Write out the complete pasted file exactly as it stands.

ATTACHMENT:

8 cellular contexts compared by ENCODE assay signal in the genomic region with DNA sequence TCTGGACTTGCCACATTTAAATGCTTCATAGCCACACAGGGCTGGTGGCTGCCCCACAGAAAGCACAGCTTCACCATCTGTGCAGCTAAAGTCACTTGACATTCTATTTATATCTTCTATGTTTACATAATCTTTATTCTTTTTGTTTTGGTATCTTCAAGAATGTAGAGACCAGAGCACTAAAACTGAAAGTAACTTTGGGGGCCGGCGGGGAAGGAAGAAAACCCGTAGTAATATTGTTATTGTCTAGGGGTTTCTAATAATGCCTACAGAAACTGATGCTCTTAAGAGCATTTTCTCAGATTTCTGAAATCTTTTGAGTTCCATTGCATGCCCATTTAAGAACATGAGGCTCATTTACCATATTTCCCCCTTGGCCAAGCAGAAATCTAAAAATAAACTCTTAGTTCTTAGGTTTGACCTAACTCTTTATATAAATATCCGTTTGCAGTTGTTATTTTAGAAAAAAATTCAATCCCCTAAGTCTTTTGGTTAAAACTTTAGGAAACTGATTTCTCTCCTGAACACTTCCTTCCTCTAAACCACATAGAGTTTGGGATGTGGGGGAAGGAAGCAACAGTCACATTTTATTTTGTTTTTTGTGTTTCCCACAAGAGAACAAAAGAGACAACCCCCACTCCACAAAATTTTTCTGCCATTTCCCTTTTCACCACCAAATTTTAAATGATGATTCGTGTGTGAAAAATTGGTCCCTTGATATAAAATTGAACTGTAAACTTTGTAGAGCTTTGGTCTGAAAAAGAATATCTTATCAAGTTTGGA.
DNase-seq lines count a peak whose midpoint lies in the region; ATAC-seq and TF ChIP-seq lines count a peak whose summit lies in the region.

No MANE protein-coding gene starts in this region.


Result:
8 cellular contexts compared by ENCODE assay signal in the genomic region with DNA sequence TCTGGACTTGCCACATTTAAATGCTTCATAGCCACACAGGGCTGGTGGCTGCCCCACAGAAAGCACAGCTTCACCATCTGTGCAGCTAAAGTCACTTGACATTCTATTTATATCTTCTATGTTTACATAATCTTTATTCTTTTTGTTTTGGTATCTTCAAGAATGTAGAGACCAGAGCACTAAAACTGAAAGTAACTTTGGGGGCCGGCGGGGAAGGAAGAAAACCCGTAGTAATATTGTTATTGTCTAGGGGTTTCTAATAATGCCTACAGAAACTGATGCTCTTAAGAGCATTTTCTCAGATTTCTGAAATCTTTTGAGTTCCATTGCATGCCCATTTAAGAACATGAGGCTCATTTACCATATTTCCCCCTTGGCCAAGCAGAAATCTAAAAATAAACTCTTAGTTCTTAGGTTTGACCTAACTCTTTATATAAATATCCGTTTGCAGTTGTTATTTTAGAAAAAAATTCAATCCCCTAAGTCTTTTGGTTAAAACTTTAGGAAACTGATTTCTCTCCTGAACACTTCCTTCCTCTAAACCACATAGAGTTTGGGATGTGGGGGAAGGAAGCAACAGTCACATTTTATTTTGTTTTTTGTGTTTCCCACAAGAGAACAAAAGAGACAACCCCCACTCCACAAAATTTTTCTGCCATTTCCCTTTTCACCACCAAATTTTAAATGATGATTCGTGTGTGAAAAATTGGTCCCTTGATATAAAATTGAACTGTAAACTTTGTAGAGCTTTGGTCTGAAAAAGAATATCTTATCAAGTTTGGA.
DNase-seq lines count a peak whose midpoint lies in the region; ATAC-seq and TF ChIP-seq lines count a peak whose summit lies in the region.

No MANE protein-coding gene starts in this region.